CHAPTER 2.docx

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30 Mar 2012
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CHAPTER 2
- Police Selection Procedure: A set of procedures used by the police to either screen out
undesirable candidates or select in desirable candidates
A Brief history of police selection
- Considered one of the earliest examples, Lewis Terman, in 1917 used the Stanford-Binet
Intelligence Test to assist with police selection in California
- By the mid-1950s, psychological and psychiatric screening procedures of the police applicants
became a standard part of the selection procedure in several major police forces
- All Canadian police agencies currently conduct background checks of their applicants and
require medical exams. Most Canadian police agencies use a range of cognitive ability and
personality tests in their selection process, such as RCMP’s Police Aptitude Test and the Six
Factor Personality Questionnaire, which measures conscientiousness
The Police Selection Process
- In general terms, there are two separate stages to this process. Stage one is referred to as the
job analysis stage. Here, the agency must define the knowledge, skills, and abilities (KSAs) of a
“goof” police officer. Stage two is referred to as the construction and validation stage. In this
stage, the agency must develop an instrument for measuring the extent to which police
applicants possess these KSA’s. A crucial part of this stage also requires that the agency
determine the instrument’s validity, or the extent to which the scores on the instrument actually
relate to measures of actual, on-the-job police performance
Conducting a Job Analysis
o Job Analysis: A procedure for identifying the knowledge, skills, and abilities that make a
good police officer
o One of the major problems that can be encountered is that the KSAs of a good police
officer may not be stable over time, making it difficult to determine what the selection
procedures should be testing for
o Regardless of how the job analysis is conducted, the following KSAs are typically viewed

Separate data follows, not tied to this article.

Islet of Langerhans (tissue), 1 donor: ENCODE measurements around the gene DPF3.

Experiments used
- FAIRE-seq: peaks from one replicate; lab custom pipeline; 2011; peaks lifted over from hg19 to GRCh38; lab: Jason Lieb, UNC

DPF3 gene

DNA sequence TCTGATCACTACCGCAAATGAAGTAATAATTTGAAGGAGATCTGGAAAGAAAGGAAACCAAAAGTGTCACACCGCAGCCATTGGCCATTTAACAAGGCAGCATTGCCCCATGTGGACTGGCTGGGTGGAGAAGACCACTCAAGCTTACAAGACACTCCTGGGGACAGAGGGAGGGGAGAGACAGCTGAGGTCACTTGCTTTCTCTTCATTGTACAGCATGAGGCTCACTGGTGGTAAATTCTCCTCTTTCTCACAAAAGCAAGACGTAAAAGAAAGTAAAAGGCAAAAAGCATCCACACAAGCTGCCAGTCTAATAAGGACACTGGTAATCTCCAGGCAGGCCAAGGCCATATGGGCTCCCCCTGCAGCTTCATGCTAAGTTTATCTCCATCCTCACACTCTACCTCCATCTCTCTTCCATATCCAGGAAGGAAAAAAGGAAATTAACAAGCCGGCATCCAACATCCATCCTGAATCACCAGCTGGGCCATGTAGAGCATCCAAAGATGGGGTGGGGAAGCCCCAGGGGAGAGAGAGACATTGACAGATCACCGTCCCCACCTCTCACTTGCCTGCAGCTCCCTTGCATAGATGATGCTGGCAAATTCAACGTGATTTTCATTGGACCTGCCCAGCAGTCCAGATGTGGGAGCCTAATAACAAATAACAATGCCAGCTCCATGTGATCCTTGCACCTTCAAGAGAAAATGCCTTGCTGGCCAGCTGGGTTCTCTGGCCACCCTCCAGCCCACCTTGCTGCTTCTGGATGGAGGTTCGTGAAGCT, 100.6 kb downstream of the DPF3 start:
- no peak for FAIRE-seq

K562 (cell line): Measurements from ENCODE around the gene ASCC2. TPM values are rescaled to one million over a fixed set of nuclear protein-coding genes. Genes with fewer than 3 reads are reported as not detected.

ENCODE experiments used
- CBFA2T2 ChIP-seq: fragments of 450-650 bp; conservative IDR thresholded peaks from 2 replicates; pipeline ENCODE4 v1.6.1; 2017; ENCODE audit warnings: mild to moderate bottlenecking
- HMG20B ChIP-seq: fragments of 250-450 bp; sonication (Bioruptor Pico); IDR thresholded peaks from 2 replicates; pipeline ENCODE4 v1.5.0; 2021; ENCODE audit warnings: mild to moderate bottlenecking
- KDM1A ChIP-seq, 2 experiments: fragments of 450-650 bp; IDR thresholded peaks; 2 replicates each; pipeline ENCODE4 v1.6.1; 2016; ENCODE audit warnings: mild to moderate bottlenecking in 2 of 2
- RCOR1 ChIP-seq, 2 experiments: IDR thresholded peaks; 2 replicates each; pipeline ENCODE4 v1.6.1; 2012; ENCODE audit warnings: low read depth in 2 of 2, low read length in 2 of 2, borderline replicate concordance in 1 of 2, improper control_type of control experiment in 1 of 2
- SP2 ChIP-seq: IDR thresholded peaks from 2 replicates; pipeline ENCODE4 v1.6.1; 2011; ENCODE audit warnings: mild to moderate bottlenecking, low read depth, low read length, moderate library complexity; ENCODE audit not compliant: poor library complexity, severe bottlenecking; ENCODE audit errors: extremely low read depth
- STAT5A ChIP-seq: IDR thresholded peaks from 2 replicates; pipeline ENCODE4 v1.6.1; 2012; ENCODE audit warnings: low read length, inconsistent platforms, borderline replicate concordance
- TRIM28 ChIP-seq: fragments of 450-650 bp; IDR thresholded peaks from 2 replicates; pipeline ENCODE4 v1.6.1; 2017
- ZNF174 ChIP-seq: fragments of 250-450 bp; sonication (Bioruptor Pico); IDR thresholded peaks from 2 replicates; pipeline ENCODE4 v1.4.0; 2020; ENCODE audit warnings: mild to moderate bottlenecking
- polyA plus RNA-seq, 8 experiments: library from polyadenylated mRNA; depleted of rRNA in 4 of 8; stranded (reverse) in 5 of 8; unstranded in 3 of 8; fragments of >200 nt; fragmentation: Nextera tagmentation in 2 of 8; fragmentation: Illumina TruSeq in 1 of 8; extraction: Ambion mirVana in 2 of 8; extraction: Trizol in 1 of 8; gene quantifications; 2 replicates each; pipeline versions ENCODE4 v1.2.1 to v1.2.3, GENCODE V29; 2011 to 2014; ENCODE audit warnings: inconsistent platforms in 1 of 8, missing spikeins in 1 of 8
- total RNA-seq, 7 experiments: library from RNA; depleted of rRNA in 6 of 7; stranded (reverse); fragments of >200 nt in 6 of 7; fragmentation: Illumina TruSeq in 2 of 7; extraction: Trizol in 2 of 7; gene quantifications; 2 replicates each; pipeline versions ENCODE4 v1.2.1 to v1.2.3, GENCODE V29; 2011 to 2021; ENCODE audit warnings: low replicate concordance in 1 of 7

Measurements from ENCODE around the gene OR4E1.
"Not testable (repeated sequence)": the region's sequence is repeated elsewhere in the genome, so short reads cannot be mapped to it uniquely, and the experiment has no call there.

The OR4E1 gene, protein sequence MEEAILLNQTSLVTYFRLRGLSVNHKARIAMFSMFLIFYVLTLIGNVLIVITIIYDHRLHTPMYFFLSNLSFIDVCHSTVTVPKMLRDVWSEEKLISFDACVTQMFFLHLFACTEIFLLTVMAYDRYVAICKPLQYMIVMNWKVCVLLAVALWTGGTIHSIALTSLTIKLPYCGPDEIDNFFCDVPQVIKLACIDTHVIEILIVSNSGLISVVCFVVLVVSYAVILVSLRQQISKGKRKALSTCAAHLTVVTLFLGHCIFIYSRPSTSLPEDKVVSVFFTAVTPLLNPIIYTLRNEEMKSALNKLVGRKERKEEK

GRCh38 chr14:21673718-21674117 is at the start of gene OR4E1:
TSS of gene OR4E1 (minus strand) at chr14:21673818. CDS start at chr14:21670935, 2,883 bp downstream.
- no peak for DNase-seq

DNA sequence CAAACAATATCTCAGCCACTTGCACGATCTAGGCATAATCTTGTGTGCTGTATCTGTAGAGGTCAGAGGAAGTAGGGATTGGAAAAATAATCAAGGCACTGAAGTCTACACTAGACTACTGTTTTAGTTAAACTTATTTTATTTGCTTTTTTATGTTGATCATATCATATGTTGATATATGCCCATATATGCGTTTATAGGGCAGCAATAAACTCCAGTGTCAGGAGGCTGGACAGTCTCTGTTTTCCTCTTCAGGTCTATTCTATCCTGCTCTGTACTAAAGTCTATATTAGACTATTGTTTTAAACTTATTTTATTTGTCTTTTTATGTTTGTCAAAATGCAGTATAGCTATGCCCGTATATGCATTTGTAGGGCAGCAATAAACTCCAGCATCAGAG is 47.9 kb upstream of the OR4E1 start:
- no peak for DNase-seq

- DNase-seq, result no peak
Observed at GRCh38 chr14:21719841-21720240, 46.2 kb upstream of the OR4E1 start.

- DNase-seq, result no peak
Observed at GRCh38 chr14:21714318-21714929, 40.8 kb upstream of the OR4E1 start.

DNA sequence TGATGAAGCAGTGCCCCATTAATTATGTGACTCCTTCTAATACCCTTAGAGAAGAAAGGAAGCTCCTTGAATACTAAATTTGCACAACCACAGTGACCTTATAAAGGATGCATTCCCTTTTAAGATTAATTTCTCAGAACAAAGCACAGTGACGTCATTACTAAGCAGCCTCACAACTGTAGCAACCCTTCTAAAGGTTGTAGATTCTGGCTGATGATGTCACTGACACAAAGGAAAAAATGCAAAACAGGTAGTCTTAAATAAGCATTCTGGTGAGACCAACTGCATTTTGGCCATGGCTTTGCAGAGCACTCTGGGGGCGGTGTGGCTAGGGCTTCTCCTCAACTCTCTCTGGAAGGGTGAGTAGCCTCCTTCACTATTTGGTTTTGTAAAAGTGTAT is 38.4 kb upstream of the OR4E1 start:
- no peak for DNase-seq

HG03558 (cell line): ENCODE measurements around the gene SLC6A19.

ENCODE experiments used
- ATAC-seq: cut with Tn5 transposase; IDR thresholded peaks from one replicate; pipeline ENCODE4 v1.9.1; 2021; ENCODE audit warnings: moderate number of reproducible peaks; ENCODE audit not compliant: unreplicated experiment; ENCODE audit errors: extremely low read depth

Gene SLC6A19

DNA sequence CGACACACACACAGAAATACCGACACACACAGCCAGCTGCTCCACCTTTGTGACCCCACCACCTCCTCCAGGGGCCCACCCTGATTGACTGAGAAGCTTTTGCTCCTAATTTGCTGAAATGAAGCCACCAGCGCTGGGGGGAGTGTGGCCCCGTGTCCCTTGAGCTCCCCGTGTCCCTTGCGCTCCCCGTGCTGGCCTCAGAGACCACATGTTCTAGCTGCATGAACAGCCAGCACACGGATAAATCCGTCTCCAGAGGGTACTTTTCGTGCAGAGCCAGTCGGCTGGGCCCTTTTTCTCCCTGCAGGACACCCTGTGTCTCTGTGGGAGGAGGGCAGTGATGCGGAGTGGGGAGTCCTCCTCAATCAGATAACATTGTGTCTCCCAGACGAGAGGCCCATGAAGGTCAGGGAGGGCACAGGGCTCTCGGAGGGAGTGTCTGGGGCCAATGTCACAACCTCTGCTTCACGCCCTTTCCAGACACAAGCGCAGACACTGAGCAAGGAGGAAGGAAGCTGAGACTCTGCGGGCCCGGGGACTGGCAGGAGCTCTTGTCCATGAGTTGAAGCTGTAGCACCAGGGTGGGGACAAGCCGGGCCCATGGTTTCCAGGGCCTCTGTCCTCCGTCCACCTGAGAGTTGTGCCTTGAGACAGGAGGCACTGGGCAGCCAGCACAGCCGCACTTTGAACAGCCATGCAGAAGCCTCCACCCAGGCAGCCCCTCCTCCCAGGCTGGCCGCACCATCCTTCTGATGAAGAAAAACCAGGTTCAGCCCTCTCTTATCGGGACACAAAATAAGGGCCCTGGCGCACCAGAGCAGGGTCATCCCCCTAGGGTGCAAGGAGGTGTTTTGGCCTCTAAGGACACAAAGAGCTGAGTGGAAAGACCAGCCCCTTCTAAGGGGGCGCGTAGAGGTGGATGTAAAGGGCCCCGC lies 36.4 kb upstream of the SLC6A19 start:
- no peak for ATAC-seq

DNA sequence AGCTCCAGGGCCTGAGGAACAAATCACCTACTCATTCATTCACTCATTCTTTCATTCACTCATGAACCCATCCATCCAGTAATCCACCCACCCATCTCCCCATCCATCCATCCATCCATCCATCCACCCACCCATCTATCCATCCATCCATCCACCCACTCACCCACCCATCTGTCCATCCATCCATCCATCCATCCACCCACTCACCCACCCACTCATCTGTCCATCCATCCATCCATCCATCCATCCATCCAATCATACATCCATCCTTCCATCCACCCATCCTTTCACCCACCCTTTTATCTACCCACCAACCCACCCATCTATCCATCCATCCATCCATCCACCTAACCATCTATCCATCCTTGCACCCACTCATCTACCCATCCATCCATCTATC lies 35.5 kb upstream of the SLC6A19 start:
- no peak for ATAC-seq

as essential: honesty, reliability, sensitivity to others, good communication skills, high
motivation, problem-solving skills, and being a team player
Constructing and Validating Selection Instruments
o The measure of validation that we are most interested in is referred to as predictive
validity, which is our ability to use a selection instrument to predict how applicants will
perform in the future
o Arguably, the most serious problem relates to how we measure the performance of
police officers
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o Researchers have used several measures as indicators of job performance, including the
number of times an officer is tardy, the number of complaints against an officer, the
number of commendations received by an officer, graduation from training academy,
academy exam scores, performance rating by supervisors, performance ratings by
peers, and so forth. The problem is that there is no evidence to suggest that one of
these measures is any better than another, and even police agencies do not agree on
how to define good performance.
The Validity of Police Selection Instruments
o Selection interview: In recruiting police officers, an interview is used by the police to
determine the extent to which an applicant possesses the knowledge, skills, and abilities
deemed important for the job
o Three specific selection instruments; the selection interview, psychological tests, and
the assessment centre
o One of the main goals of the selection interview is to determine the extent to which the
applicant possesses the KSAs that have been deemed important in a job analysis
o Surprisingly, given its frequent use as a selection instrument, there is relatively little
research examining the predictive validity of the selection interview in the policing
context
o Some research indicates that selection interviews can be used in a relatively accurate
fashion to predict job performance, whereas other research suggests that basing police
selection decisions on interviews can be potentially problematic
o Doerner’s (1997) study, where he examined the degree to which different interviewers
agree in their ratings of various attributes when interviewing the same applicant
o Doerner found that the majority if inter-rater reliability measures were relatively low.
o Changing the way in which an interview is constructed and conducted can have a big
impact on its validity
Psychological Tests
o Psychological tests are useful in deciding whether a person possesses certain attributes,
and it is believed that this knowledge can be helpful, to some extent at least, in
selecting applicants to become police officers
Cognitive ability tests
o Cognitive ability tests: Procedure for measuring verbal, mathematical, memory, and
reasoning abilities
o The RCMP Police Aptitude Test (RPAT) consists of 114 MC questions designed to
evaluate an applicant’s potential aptitude for police work. The test measures seven core
skills that are considered essential in performing the duties of a police officer: written
composition, comprehension, memory, judgement, observation, logic, and computation
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